Sher ham

Bartlett Sher’s concept for his production of Rossini’s Le Comte Ory is a theatre within a theatre setting with scruffy bewigged footmen types operating old fashioned stage machinery.  Throw in costume design that seems to cross the slutty middle ages with My Little Pony and one gets a production that would probably appeal to the average seven year old girl.  Fortunately the singing and acting is really rather fine with splendid vocal contributions from Juan Diego Flórez, Joyce DiDonato and Diana Damrau well backed up by the likes of Stéphane Degout and Susanne Resmark and it’s Maurizio Benini and the Met orchestra so no problems there either.  To be honest they are hamming it up for all its worth but that doesn’t seem unreasonable in this very silly piece.  The second act trio which features some mind boggling gender bending with the three principals swapping partners faster than Liz Taylor swapped husbands is hilarious.

1.hermitThe video direction is by Gary Halvorson and it’s typical of his work with lots of close ups and a marked fondness for the rabbit cam.  Sound (DTS and PCM stereo) is distinctly better than when I saw this broadcast in HD, even if the voices are balanced a bit too far forward, and picture quality is decent.  There is no Blu-ray version.  The extras are the usual HD broadcast fare this time featuring Renée Fleming who seems increasingly to dominate these things; presumably because she;s humourless and stays on script, unlike, say, Nathalie Dessay or Deb Voigt who are much more entertaining.  Documentation is minimal being largely a self-regarding puff for the Met.  Subtitle options are English, French, German, Italian and Spanish.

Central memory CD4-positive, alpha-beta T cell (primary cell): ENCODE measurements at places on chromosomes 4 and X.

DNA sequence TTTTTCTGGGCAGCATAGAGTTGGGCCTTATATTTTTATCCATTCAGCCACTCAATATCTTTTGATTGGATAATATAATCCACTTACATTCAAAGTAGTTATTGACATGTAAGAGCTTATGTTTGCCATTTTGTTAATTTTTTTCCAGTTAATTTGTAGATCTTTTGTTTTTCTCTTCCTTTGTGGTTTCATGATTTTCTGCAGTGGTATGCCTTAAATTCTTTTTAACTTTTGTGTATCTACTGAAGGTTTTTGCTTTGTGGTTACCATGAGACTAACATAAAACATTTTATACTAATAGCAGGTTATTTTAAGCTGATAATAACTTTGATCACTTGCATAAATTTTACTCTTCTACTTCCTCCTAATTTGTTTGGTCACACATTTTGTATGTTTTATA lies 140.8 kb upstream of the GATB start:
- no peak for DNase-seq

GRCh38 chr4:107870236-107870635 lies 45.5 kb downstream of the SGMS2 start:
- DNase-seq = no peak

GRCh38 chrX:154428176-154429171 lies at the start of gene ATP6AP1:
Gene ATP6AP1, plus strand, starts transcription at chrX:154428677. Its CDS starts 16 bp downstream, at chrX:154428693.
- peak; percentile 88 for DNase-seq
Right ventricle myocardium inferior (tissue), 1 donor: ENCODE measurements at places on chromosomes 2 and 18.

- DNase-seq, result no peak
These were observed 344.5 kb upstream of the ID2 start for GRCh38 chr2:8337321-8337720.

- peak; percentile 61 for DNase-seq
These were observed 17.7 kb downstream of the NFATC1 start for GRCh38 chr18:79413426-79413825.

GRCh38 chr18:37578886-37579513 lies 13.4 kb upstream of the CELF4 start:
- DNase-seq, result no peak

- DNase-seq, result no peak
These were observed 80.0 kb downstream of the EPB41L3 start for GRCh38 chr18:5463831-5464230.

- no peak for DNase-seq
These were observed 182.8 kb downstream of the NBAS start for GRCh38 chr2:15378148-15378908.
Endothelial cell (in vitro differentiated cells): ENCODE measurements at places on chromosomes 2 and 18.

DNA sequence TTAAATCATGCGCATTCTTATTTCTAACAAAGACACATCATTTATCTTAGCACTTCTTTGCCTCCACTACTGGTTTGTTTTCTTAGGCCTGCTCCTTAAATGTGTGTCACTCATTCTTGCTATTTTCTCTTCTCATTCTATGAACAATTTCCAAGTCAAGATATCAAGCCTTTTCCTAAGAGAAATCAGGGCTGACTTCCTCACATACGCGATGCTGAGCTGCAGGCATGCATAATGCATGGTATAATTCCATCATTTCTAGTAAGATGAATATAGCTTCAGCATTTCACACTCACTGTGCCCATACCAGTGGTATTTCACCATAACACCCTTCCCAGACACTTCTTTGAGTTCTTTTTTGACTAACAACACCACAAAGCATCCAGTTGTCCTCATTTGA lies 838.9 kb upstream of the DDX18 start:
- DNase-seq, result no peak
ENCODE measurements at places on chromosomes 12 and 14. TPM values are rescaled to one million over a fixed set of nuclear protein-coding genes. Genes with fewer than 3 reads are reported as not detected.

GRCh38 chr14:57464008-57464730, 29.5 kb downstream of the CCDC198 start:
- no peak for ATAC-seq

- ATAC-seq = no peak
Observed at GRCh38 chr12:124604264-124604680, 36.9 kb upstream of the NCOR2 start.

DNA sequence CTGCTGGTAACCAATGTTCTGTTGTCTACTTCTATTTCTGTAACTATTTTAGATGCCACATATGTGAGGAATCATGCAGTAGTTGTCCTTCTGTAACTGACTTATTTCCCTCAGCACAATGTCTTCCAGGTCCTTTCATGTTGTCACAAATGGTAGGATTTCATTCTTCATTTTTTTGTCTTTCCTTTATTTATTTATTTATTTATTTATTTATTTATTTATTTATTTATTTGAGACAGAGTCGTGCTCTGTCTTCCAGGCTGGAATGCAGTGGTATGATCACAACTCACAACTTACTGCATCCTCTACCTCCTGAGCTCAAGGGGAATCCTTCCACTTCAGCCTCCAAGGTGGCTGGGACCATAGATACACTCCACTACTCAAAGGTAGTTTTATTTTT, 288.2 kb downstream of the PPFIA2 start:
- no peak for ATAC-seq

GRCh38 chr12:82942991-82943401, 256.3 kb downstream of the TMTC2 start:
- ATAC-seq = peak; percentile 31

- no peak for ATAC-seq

2.nunDespite the reservations I have about aspects of this disk it’s probably the one to get.  The only competition is a 1997 Glyndebourne effort and, pork products aside, this Met version is well sung and funny and if one is to rely on heaving bosoms for effect Ms. Damrau’s is a pretty good bet.

3.bed

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3 thoughts on “Sher ham

  1. I like to think of this production as taking place in the same canon as Sher’s “Barber of Seville,” some time after the Count and Rosina’s marriage but before the events of Mozart’s “Figaro,” and being performed by the characters. They have such a similar look and feel, and even share a few performers! The stage manager is obviously the servant Ambrogio (same actor and same personality), and I like to think that Count Ory is Count Almaviva, the Countess is, well, the Countess… and maybe Isolier is Cherubino (maybe performing that Act II trio was how he developed his crush on her). Of course I’m being silly, but that’s my headcanon.

  2. Pingback: La Comtesse Cecilia | operaramblings

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